We are not unmindful the date of accident is a significant one for fixing the legal relationships between the parties. As we have indicated, however, this is a question of fact for the Commission to determine. The date of disablement, be it for reason of medical treatments such as surgery, or actual collapse of the physical structure, is but one aspect of the proof the parties may bring to bear on the issue of manifestation of the injury. Where, as here, the relationship of the injury to the employment is acknowledged by respondent, as well as the fact claimant continued to perform his duties until the day prior to the surgery required to correct the condition, the Commission could reasonably determine the last day claimant worked was the date of accident. In short, we hold the term "fact of the injury" as used by the supreme court in Peoria Belwood (115 Ill. 2d at 531, 505 N.E.2d at 1029) is not synonymous with "fact of discovery."
We reiterate we are dealing with a repetitive-trauma injury. Nothing we say here should be interpreted as establishing an inflexible rule. Just as we reject respondent's contention the date of discovery of the condition and its relation to the employment necessarily fixes the date of accident, we reject any interpretation of this opinion which would permit the employee to always establish the date of accident in a repetitive-trauma case by reference to the last date of work.
Illustrative is our decision in Nunn v. Industrial Comm'n (1987), 157 Ill. App. 3d 470, 510 N.E.2d 502. In that case, claimant maintained the last day she worked was the date of accident based on events occurring on that date which, she claimed, exacerbated a seven-month period of gradually worsening pain. In Nunn, the employer presented counterevidence suggesting the injury was not causally related to the employment at all but, instead, could be traced to conditions unassociated with the employment tasks which claimant was required to perform which, it was also contended, could not have produced the injury. In addition, there was evidence claimant offered an alternative cause of injury to medical personnel. In that case, as here, the issue of date of accident, as well as causal relationship, were issues of fact based on the credibility of the witnesses.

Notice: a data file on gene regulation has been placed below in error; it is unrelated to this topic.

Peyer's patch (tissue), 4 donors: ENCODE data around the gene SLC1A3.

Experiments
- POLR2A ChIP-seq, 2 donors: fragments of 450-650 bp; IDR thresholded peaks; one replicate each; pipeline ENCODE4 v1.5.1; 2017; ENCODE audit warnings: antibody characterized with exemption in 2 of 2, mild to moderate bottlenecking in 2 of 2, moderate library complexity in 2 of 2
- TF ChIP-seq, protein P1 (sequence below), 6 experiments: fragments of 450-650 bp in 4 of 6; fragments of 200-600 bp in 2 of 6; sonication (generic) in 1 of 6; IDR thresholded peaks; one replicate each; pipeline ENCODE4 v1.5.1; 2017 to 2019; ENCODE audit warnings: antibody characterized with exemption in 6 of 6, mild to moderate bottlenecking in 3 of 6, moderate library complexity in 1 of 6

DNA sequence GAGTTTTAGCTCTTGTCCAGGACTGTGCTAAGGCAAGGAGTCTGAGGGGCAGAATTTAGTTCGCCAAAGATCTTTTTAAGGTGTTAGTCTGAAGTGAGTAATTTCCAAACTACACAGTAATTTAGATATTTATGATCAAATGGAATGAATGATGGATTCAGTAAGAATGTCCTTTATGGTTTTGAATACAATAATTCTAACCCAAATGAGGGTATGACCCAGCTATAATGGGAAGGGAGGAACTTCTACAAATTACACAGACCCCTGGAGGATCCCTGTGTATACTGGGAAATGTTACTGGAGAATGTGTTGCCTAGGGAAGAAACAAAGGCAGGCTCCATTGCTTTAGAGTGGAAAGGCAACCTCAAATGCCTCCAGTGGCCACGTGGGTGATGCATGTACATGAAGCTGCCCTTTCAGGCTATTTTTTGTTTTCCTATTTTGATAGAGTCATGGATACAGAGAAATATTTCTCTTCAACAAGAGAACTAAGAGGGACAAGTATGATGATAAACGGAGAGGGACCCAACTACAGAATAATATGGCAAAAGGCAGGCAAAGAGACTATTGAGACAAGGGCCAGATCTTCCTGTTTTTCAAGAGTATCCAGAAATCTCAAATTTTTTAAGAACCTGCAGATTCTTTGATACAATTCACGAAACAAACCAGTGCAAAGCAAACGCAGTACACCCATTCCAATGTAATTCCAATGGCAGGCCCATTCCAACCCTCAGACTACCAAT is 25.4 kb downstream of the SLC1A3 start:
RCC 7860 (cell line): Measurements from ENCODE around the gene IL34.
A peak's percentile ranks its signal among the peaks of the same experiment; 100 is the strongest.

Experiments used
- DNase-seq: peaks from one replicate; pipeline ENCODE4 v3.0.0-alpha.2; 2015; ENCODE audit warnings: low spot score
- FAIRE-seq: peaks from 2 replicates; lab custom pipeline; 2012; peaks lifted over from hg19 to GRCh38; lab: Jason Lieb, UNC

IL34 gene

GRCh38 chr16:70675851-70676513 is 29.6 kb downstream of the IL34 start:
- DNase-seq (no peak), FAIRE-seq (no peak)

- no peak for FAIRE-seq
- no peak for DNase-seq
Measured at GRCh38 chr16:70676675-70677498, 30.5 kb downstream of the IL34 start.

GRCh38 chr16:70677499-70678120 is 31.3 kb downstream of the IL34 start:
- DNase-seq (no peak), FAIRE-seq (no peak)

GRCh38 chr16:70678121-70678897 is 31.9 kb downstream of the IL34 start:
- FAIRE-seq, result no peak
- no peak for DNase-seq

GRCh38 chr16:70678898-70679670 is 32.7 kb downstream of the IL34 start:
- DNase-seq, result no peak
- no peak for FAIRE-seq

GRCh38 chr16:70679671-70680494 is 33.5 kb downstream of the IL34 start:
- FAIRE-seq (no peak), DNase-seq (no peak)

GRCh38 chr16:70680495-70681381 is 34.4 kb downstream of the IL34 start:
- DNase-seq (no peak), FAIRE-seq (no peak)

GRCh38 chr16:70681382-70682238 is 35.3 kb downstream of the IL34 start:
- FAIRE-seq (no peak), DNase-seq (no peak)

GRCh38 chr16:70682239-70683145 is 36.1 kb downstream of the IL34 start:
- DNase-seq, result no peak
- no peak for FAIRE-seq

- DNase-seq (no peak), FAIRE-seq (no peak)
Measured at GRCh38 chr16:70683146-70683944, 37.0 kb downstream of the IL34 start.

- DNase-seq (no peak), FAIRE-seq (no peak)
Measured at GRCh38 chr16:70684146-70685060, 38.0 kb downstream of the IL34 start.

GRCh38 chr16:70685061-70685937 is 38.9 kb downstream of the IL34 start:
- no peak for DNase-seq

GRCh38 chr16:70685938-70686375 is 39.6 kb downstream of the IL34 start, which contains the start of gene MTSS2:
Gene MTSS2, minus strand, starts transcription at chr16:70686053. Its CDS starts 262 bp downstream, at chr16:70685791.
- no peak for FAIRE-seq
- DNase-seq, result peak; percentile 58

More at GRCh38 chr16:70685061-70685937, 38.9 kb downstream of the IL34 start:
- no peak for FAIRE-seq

Here there is no dispute as to the causal relationship of the injury to the workplace, and there is no evidence of disablement, in terms of inability to work, until claimant quit working on May 11, 1983. Based on the facts of this case, the Commission was entitled to determine the date the accident manifested itself in this repetitive-trauma case on the date claimant last worked for respondent prior to surgery to correct the condition for which compensation was sought. Accordingly, the judgment of the circuit court of Schuyler County is reversed and the decision of the Industrial Commission is reinstated.
Circuit court reversed; Commission decision reinstated.